In the current work, we did not exploit any side information (contexts) available with the tasks. It would be interesting to study the contextual version of this problem where the optimal sensor could be job dependent.
Acknowledgment
Arun Verma is partially supported by MHRD Fellowship, Govt. of India. M.K. Hanawal is supported by IIT Bombay IRCC SEED grant (16IRCCSG010) and INSPIRE faculty fellowship (IFA14/ENG73) from DST, Govt. of India. V. Saligrama acknowledges the support of the NSF through grant 1527618. AV and MKH would like to thank Prof. N. Hemachandra, IEOR, IIT Bombay for many useful discussions. This work was done when Csaba Szepesvári was at leave from the University of Alberta.
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Appendix A Proof of creftype 1
See 1
Proof.
Let be an optimal sensor. Define
(16)  
(17)  
(18)  
(19)  
(20) 
Consider following three cases:
Case I:
As is an optimal sensor therefore . If any sensor then i.e.,
(21)  
(22) 
Similarly, . If any sensor then i.e.,
(23) 
(24) 
The following definition is convenient for the proof arguments.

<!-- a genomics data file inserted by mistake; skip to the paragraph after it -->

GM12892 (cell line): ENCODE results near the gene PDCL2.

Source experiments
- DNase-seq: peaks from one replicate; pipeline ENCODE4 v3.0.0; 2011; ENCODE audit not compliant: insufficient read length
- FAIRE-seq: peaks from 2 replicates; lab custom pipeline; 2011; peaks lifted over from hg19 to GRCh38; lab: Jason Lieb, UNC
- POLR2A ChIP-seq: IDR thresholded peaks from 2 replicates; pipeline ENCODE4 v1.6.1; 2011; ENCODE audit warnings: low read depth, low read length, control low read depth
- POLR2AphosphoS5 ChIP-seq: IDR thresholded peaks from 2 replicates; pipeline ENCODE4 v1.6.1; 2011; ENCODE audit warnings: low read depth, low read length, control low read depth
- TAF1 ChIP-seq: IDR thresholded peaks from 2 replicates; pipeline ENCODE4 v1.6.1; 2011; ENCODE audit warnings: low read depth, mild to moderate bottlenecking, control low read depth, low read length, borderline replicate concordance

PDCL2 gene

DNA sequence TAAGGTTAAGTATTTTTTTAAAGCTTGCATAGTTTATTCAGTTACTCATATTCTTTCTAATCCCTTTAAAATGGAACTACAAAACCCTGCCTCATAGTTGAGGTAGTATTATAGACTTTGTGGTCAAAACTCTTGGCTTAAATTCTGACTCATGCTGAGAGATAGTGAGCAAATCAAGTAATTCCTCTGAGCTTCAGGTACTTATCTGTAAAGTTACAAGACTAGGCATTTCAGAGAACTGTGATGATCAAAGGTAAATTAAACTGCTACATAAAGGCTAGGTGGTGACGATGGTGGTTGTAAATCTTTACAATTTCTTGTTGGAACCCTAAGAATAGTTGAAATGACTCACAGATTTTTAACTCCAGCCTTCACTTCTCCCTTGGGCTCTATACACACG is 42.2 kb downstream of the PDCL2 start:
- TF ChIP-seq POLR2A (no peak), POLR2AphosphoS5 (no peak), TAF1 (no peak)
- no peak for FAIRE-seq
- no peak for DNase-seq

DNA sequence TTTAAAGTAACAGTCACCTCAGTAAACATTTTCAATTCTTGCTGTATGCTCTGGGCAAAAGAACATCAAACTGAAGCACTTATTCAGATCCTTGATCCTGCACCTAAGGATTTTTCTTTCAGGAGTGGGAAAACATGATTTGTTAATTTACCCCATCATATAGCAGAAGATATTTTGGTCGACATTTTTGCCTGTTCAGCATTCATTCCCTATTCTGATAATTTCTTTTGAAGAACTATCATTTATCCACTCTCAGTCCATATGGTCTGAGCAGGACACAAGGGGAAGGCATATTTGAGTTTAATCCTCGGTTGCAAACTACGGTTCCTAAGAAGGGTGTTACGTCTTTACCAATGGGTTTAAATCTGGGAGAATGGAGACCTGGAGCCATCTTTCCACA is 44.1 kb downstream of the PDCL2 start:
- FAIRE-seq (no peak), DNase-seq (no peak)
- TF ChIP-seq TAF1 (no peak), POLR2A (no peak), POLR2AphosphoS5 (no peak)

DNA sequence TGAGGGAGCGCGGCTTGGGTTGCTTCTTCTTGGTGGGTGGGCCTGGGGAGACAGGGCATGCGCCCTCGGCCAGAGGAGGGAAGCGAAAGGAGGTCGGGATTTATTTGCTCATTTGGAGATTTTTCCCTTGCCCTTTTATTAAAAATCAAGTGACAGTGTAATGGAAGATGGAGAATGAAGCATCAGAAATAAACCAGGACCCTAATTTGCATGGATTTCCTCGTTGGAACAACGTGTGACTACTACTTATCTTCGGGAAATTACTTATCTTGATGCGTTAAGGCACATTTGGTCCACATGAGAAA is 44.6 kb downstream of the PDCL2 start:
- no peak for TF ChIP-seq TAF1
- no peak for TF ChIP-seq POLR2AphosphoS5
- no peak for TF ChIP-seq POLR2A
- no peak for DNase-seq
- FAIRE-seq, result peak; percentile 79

Definition 3 (Action Preference ()).
The sensor is optimistically preferred over sensor in round if:
(28a)  
(28b) 
Appendix B Discussion of Remark 1
The algorithm can converge to a suboptimal sensor when we replace the term in (10b) by . To verify this claim, assume algorithm selects suboptimal sensor in around and then,
Since sensor is not used then there is no update in but by definition therefore,  
Hence suboptimal sensor will always be preferred over the optimal sensor in the subsequent rounds. This can be avoided by using UC term in (10b) because,
The suboptimal sensor will not be preferred after sufficient rounds,  
(29) 
As using LC term can make the decisions stuck to suboptimal sensor, UC term is used in (10b).
Appendix C Proof of Proposition 3
We first recall the standard Hoeffding’s inequality [21, Theorem 2] that we use in the proof.
Theorem 5.
Let be independent random variables with common range , , and . Then for all , equationparentequation
(30a)  
(30b) 
We need the following lemmas to prove the Proposition 3.
Lemma 3.
(31) 
Proof.
Leibniz’s rule for ,
Leibniz’s integral rule without any common variable,
Using Leibniz’s rule in (31), we get
Integrating both side,
Lemma 4.
Let and . Then